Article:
Well, we made it back to our home in Kentucky a little over a week ago. With our year(ish) adventure at an end, it is time to reflect on and wrap-up some of the statistics about the trip and answer some of the questions we have been asked.
First, let’s look at some statistics:
Number of US States We Visited: 18, 19 if you count Kentucky
Canadian Provinces/Territories: 3
Miles Traveled: Approximately 24,500
Number of National Parks Visited: 23 (Five of them were Canadian National Parks)
Number of other National Park Service Units (Monuments, Parkways, Recreation Areas, etc.) Visited: 16
Campgrounds, Harvest Hosts, Boondocking Sites Stayed In: 131
The camper fresh water pump stopped working. Luckily we had a spare and we replaced it quickly.
We had both a cactus thorn and a nail stuck in a tire, but luckily, neither one protruded enough to cause an air leak.
The check engine light came on once in the truck, but once we cleared it, it never came back.
Lithium Ion Battery Isolation Manager is acting flaky, causing our camper batteries to sometimes not charge while we are driving, and at other times to charge the entire time we are driving. (The system is supposed to charge for 15 minutes, then shut off the charging for 20 minutes to allow the alternator to cool.) We installed a new one, but the problem remains, so there is further diagnostic work needed.
Heather took quite a fall while out running one day and skinned her hands and knee, and busted her lip pretty badly. Luckily, no medical attention was required, but it was a lengthy healing process, especially for the skinned hands.
Propane detector malfunctioned and had to be replaced.
Trailer brakes had to be replaced after one completely fell apart.
Small dent in water heater door from rock.
The microwave surround trim cracked and a new one had to be ordered. Jeff anchored the microwave down better to cause less stress on the surround trim piece and the new one was installed.
Unpleasant weather for our big wildlife and scenic cruise in Kenai Fjords National Park led to Jeff getting pretty sea-sick.
An after-market heat shield for the exhaust on the truck fell off and was lost. Jeff fabricated and installed a new one out of a piece of sheet metal.
We overheated the transmission once. Luckily, no damage.
Furnace will intermittently not run the cool down cycle after a heating cycle. Multiple furnace parts were replaced on the road but the problem remains, so further diagnostic work is needed.
String on one window shade broke.
Now, for the questions. All questions came from friends and family who were curious about our travels. For the questions with answers that might differ between the two of us, Heather put in her answers before posing the question to Jeff, and we didn’t discuss our answers beforehand!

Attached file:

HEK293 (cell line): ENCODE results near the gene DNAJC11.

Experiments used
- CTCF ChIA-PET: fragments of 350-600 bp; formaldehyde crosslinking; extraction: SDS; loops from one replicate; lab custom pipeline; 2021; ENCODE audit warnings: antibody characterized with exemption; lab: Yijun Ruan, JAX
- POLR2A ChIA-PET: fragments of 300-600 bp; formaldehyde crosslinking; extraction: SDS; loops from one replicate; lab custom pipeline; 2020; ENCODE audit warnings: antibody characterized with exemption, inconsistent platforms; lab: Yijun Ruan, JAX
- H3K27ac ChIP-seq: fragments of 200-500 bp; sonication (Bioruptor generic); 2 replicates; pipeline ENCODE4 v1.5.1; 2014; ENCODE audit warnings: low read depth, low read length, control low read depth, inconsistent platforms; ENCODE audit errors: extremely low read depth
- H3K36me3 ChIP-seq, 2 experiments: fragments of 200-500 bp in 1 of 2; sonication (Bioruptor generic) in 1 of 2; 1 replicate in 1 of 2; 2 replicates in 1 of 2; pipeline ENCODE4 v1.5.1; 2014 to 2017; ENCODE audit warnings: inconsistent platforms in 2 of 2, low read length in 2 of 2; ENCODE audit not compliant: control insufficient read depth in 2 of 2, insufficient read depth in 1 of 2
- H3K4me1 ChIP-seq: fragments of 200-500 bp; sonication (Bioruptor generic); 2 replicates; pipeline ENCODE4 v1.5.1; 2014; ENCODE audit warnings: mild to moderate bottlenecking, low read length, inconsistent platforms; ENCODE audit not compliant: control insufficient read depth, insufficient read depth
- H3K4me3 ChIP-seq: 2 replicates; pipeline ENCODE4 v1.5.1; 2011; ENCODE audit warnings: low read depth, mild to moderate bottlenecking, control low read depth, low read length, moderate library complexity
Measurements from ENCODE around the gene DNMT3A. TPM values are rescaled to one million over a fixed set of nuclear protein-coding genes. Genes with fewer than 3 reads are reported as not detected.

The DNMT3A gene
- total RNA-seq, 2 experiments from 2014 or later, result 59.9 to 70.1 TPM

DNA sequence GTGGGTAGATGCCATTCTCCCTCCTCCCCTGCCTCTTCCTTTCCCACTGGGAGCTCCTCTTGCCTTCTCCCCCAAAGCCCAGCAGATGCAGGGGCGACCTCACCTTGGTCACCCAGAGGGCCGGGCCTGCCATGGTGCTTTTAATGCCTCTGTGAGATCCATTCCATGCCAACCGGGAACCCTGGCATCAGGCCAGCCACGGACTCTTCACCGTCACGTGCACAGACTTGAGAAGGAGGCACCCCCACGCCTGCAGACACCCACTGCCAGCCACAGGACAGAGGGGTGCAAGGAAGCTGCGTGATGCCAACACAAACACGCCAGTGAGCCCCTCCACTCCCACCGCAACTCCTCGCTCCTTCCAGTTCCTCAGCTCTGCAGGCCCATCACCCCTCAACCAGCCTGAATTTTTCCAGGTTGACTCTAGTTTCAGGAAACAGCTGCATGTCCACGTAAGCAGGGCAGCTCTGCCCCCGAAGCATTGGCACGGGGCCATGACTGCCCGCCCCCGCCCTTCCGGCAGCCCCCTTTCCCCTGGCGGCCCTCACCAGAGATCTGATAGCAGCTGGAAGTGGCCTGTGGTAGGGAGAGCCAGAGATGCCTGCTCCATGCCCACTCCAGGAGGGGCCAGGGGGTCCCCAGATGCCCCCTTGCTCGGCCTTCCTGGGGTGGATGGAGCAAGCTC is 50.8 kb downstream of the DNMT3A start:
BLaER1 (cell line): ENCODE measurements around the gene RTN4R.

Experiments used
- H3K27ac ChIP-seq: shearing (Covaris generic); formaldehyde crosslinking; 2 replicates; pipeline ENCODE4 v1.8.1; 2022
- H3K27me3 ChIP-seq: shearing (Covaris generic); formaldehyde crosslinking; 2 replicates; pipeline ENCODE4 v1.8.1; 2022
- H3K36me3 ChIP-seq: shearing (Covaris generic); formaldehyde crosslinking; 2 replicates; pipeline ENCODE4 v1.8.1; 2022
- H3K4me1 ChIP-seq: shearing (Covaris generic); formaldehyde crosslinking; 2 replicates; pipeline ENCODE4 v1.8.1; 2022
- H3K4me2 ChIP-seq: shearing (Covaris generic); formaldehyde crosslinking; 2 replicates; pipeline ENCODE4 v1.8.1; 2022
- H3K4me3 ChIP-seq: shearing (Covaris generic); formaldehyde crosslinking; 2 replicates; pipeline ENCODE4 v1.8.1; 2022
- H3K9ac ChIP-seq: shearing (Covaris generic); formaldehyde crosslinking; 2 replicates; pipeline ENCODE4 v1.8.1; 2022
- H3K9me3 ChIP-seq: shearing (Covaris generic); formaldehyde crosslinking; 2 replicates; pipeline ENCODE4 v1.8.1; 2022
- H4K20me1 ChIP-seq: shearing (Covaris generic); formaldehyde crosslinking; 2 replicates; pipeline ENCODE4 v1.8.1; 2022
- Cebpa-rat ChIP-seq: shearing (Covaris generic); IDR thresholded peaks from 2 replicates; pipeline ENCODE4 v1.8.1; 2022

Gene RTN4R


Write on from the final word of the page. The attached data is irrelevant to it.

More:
Where was your favorite place of all the places you saw?
Heather: Alaska. I really can’t narrow it down any more than that, but that isn’t to discount all the amazing places in Canada and the lower 48. There were some amazing places we visited in those places, too. This really isn’t a fair competition to put anything up against Alaska…
Jeff: Wrangell-St. Elias National Park because it is incredibly difficult to get there and once there you are in the largest national park in the United States. It is full of mountains, glaciers, and untouched raw beauty. It is quintessential Alaska.
What was the most breathtaking scenery you saw?
Heather: Man, that’s a tough one because we saw so much breathtaking scenery. Almost every place we visited in Alaska was amazing and I thought Valdez and the Denali Highway were particularly gorgeous. You can’t leave out Canada and the lower 48, though. Places like Jasper and Banff National Parks in Canada or Yosemite NP in California are spectacular. I really can’t choose!
Jeff: Salmon Glacier takes the cake, closely followed by Valdez and Wrangell-St. Elias.
Which places do you want to visit again?
Heather: With only a few exceptions I want to visit all of them again! There were very few places we visited that I thought, “OK, I’ve seen that and I don’t need to see it again.” I MUST return to Alaska some day, though, so I guess if I must choose, that is what I will say.
Jeff: All places Alaska and Canada would be at the top of my list, but there are many wonderful places in the lower 48! I would love to spend more time in Guadalupe Mountains NP and Organ Pipe Cactus National Monument again.
Where did you stay the longest?
The longest we stayed in one place was 13 days, and that was divided between two different stays in Palmer, AK. We loved that area! It was a large enough town to have some decent amenities without being a big city, there were a ton of sight-seeing and hiking opportunities in the area, the rv park we stayed in was really nice with great owners, and the views all around were spectacular. If we were going to move to Alaska this is definitely an area we would be looking into!
How did you plan where you would stop?
We used a variety of resources to plan our stops. First, we would determine the general direction we wanted to go and how long we wanted to travel, then start looking around the area to find where we might want to stay. We mostly used Google Maps, Campendium, Harvest Hosts, and iOverlander to choose our campsites.